A multimedia presentation about the last man on the East Coast who still fishes for eels with an ancient stone weir, made in collaboration with Orion contributor and artist/author James Prosek.
Eels can grow as big as pythons and routinely do in the western Pacific, and they are slimy and can inflict a wicked bite. Their association with the snake often stirs unease, but not in the author, who has fallen under the eel’s spell—not unlike that experienced in the cultures and cosmologies of the Maori of New Zealand, the Chinese and Japanese and the people on the Pacific island of Pohnpei, Micronesia. Though Prosek doesn’t neglect the natural history of the eel, so little is known about its lifeways that he concentrates more on the symbolic powers of the giant freshwater eel. These accounts offer glimpses into the faith and traditions of frequently mysterious cultures, yet some Maoris and Pohnpeians recognized in the author a sympathetic soul, unlike those of the colonizing Europeans who nearly eradicated the Maori, as well as their eel as a icon. Prosek understands that in retelling these stories he offers only a glimmering of the eels’ customary complexity and ambiguity, but he does well in interweaving the mythological and the personal. The author is also a diligent natural historian, keen to the greater landscape. He vividly evokes a bleached-white coral path reflecting the moonlight on Pohnpei, and an eel catcher on the Delaware River, “with his long beard, the hills of the Catskills and the rusty yellow foliage of the beech trees behind him...looked like an old Russian bush guide making his way up the Amur.” Prosek provides plenty of fun facts, as well—the Borgias may have used eel- blood poison on their enemies, and “the astronomer Montanari believed that an eel’s liver facilitated delivery in childbirth.” A warm, enrapturing paean to the totemic potency of eels.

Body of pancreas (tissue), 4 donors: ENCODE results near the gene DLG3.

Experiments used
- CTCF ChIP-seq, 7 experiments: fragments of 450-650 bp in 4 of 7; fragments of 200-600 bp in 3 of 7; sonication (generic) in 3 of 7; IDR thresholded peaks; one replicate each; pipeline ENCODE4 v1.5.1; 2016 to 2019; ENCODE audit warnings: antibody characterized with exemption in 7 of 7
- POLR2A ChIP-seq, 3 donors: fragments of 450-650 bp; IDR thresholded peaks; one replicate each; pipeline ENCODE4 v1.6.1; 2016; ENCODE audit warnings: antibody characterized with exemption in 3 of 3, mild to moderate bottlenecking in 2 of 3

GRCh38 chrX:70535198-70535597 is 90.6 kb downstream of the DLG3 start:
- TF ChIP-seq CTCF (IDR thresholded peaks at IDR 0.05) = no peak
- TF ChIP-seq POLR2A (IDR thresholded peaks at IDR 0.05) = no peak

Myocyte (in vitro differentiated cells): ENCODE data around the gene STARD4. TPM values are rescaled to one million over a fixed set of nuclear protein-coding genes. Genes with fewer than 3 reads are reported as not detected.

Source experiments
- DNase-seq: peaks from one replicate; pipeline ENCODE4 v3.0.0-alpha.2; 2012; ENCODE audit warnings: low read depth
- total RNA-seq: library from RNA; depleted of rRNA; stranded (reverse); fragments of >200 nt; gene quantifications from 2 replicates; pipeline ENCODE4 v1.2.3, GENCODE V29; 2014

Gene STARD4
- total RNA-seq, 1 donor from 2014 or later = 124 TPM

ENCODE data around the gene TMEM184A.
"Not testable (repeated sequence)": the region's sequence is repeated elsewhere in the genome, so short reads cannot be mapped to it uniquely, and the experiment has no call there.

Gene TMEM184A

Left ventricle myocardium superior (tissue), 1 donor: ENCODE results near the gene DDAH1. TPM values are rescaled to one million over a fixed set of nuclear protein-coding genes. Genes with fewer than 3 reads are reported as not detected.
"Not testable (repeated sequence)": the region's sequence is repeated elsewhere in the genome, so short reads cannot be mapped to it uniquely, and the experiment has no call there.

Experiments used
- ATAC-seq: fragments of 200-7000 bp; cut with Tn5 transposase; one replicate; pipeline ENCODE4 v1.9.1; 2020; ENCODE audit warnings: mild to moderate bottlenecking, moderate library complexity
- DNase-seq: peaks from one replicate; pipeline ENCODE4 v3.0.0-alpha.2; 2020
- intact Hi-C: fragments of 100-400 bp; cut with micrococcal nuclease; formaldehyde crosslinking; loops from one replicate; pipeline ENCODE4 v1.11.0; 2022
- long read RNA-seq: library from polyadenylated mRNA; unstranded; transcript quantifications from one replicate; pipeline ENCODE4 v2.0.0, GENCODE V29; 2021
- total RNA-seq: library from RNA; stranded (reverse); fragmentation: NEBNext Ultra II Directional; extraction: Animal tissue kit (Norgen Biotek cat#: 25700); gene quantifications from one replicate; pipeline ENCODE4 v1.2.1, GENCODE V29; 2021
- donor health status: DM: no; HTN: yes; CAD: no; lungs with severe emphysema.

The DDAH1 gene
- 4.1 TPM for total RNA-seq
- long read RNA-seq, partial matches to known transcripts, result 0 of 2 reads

— KIRKUS REVIEWS July 1, 2010
“It is a great relief on this deceptively familiar earth to be reminded that the natural world goes on being replete with mysteries. Few are so intertwined with our terrestrial and marine preconceptions as the great family of eels. James Prosek explores their astonishing lives in service to our proper awe of nature. This is a delightful work with the urgency of a good detective story.”
— Thomas McGuane
“James Prosek’s Eels is a wonderful account of far-flung travels in pursuit of the secrets of the earth’s most mysterious fish and also of the eel’s prominence in the Creation myths and present-day fisheries of traditional peoples, New Zealand’s Maori, in particular; his experiences in that culture are fascinating and beautifully rendered. Altogether, a very fine book.”
— Peter Matthiessen
“I loved it! A beautiful adventure story of one of the most wide-spread and least-known but ecologically important fish. Prosek combines their amazing biology with adventure and politics. We now have to wonder if these, once some of the most common of fish, are going the way of the cod, the passenger pigeon and the bison.”
— Bernd Heinrich, author of Summer World
"[A] riveting synthesis of cultural, geographical, and botanical sleuthing. . .”
— Publisher's Weekly
If you consider the eel only when you're ordering in a sushi joint, you might not think the creature warrants an entire book. James Prosek's entertaining "Eels," devoted to the slimy, snake-like freshwater fish that spawns in the ocean, proves otherwise. It's less an exhaustive scientific examination than part-travelogue, part-cultural examination and part-scientific exploration. Prosek's writing is fluid and relaxed, exploring how different kind of humans approach eels rather than overwhelming us with data or recipes. He heads to New Zealand and snorkels with the fish, samples smoked eel and learns how respectfully the Maori view eels. In Japan, he visits eel farms and tours the fish markets where eels are sold. On the volcanic Micronesian island of Pohnpei, he hears from a culture that respects the eel too much to consume it. A diplomat from a nearby island whispers to him that they eat eels there, speaking quietly to avoid offending locals; a local laughs at the author when he asks if she would ever eat eel. Prosek notes that the eel serves as "a metaphor for the resilience of life itself." The eel also becomes an oddly useful blank slate upon which Prosek projects discussions of cultural traditions, the limits of scientific research, commercial needs and conservation efforts. The subjects of the book might not be the cuddliest creatures, but they inspire a great deal of interest, respect and profit the world over.
— Mark Berman, Washington Post